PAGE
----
I decided to share my immediate personal source of anxiety, which is regarding the relationship I have with my 78-year-old mother and her relationship with my brother, the perpetrator.

I spoke honestly, swearing and cursing to show my discontent. An example, “my brother is such an asshole.” “My mom has never understood me.” “It’s always about her,” etc.

No surprise, the 45 minutes was up by the time we got to the meat of the issue, which is my mother. Lynn thinks, after frequent questions about how much therapy I’ve done around the sexual abuse in my childhood, that the last remaining piece is the dynamics between my mom and me.

What gives it away is the feeling I have that I was not the right daughter for my mother.

Lynn asked, “Do you mean she was not the right mother for you?”

Admittedly, I have grown to adulthood believing my family –brothers, father, mother – were all perfectly happy and the reason I wasn’t was because I was defective. I grew to protect their vision in spite of my own sense of discontentment.

I haven’t written in a few days because I’ve been trying to cope with fresh, new emotions. I’m drinking more than I should, yelling at my kids more than they deserve and basically, feeling angry at everyone. It’s a sad realization that my mother did not nurture me as I needed. Not only that, she allowed my older brother to sexually molest me when I was a girl. Most likely, my real anger is at my mother and the bullshit she is doing right now, enabling my brother, who has a ton of problems that she is helping him through. If you ask me, he does not deserve it. This is causing me major stress.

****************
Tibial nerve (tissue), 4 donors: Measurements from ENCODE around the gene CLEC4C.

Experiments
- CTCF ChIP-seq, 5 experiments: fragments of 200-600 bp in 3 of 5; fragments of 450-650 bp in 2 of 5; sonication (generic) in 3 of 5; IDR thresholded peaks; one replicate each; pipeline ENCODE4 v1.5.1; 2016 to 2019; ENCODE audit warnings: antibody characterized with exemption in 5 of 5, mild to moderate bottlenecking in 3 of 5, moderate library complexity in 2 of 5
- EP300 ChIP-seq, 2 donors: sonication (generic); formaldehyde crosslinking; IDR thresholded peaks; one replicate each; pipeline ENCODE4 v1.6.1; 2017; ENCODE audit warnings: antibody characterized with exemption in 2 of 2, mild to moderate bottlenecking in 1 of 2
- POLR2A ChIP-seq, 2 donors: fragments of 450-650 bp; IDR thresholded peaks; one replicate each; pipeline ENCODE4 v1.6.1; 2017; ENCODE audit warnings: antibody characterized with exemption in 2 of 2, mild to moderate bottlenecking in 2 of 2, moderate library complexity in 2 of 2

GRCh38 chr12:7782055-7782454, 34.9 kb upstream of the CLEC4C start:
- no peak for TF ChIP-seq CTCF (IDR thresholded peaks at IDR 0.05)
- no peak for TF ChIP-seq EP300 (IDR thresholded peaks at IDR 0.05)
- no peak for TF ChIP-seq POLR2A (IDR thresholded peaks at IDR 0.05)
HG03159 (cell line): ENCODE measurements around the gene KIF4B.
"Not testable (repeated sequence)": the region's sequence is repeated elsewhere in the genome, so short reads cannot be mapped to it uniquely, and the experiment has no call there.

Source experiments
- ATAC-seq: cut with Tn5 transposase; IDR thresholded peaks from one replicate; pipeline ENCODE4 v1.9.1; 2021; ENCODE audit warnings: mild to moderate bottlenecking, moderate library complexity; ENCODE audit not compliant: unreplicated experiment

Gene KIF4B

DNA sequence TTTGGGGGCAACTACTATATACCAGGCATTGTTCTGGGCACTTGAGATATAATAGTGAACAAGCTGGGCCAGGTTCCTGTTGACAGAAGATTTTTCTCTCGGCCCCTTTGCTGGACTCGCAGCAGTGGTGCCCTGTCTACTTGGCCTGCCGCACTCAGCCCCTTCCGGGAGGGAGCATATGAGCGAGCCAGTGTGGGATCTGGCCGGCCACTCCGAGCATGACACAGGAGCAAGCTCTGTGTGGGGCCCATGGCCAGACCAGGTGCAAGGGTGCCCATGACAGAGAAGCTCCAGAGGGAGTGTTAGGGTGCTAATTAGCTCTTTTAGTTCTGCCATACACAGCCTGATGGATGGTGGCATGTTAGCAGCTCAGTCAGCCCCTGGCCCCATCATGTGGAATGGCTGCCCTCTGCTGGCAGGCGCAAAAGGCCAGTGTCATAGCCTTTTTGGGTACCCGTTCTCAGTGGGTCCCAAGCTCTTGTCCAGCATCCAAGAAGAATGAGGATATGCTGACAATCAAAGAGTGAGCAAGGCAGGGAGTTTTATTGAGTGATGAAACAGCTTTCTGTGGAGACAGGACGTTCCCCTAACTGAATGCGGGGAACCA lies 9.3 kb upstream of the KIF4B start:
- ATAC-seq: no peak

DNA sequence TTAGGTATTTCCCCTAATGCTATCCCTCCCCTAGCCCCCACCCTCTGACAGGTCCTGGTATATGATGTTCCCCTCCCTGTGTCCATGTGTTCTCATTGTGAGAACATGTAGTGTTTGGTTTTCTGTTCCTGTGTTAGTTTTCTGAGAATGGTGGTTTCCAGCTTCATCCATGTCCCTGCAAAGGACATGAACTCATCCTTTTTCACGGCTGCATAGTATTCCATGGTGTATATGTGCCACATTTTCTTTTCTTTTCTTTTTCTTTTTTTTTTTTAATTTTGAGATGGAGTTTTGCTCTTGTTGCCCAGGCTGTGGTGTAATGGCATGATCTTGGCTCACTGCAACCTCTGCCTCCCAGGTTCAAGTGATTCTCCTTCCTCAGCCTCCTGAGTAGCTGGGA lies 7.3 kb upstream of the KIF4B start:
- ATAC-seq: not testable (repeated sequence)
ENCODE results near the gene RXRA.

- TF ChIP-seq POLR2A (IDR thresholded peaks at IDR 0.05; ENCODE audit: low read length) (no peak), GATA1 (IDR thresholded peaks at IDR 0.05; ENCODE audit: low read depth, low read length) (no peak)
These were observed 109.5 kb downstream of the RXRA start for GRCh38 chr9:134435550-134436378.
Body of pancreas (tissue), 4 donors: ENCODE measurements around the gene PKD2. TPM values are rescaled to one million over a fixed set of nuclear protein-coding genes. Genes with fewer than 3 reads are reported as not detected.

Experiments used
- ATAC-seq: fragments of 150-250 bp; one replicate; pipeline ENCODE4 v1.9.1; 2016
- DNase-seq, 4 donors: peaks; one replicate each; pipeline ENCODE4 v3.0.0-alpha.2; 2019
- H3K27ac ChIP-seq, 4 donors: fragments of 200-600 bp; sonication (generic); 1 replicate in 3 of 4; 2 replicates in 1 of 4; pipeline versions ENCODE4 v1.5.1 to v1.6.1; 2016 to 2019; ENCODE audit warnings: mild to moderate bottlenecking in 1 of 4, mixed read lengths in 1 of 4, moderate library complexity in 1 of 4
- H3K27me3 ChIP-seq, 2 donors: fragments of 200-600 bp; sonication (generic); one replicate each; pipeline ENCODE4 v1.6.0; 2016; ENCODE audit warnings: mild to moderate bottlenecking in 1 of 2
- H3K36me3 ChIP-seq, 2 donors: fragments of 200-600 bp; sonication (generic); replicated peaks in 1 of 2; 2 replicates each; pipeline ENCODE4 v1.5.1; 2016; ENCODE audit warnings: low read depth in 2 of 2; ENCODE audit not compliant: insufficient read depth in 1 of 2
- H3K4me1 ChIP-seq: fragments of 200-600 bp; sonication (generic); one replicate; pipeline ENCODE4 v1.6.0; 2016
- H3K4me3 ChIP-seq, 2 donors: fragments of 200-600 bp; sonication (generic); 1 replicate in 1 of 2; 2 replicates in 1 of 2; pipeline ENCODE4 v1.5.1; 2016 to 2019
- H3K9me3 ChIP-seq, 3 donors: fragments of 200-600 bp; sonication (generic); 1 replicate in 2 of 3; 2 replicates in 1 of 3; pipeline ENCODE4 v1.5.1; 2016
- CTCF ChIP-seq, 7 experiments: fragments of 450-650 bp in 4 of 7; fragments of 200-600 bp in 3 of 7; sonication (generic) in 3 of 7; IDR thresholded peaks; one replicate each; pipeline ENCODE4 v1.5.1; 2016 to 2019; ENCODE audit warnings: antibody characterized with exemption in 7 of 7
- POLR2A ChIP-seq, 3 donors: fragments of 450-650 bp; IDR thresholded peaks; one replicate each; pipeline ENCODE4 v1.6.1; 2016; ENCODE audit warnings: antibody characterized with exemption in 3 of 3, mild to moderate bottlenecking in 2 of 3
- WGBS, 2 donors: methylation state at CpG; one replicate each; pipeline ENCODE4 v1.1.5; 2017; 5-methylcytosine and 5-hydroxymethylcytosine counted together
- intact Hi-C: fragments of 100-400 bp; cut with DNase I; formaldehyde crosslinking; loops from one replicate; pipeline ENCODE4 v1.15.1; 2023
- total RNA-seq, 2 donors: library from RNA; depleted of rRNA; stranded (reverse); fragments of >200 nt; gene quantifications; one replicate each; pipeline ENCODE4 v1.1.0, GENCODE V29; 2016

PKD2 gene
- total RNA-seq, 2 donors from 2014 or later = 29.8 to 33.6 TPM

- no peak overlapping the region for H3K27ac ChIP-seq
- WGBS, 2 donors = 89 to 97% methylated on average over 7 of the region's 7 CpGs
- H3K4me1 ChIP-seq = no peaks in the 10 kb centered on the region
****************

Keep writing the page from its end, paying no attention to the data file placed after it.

7 responses to “Building a safe relationship with my therapist

  1. I recently got my first therapist in three years, and I am feeling largely like you. Sometimes I feel the healing process (if there truly is one) is just as debilitating as the illness. But I woke up today, I guess that’s a “positive” according to my therapist. We’ll see…

    • I’m glad you got a therapist and good luck with that. I get apprehensive about seeing a person I really don’t know to talk about things that are very sensitive. I’ve been to quite a few and it never felt really comfortable.

  2. Reblogged this on South African White Girl grows up and commented:
    I can so relate to this woman. I feel connected to her.

  3. I think you’re a fucking super-hero, lady 🙂
    but I think you’re with the wrong therapist.
    You have to find someone you truly LIKE; and who you feel HELPED by, after every session.
    And you absolutely HAVE to cry!!!
    At every session.
    I fully believe that.

    • You’ve got me questioning whether the patient/therapist relationship I’m in is the right match for me but I really can’t say for sure. I have issues with trust and vulnerability and I don’t share my feelings easily. I’m thinking that as long as Linda is professional and doesn’t take advantage of me (which I know she won’t), the therapy will work.

      I CAN NOT cry in therapy!!! I am laughing at how much you mean it and how honest I am that I can’t. I cry when I leave therapy. Again, I don’t know how to spontaneously feel stuff, I intellectualize it in therapy and then feel it later. I’ll keep your words in mind and try to cry. No promises though!!!

  4. I think you handled that new relationship well. I found that having notes or being able to check items off of a list, whether real or mental, can be very helpful in discussing important issues that you want off your chest before you start delving really deep. Sounds like this went well.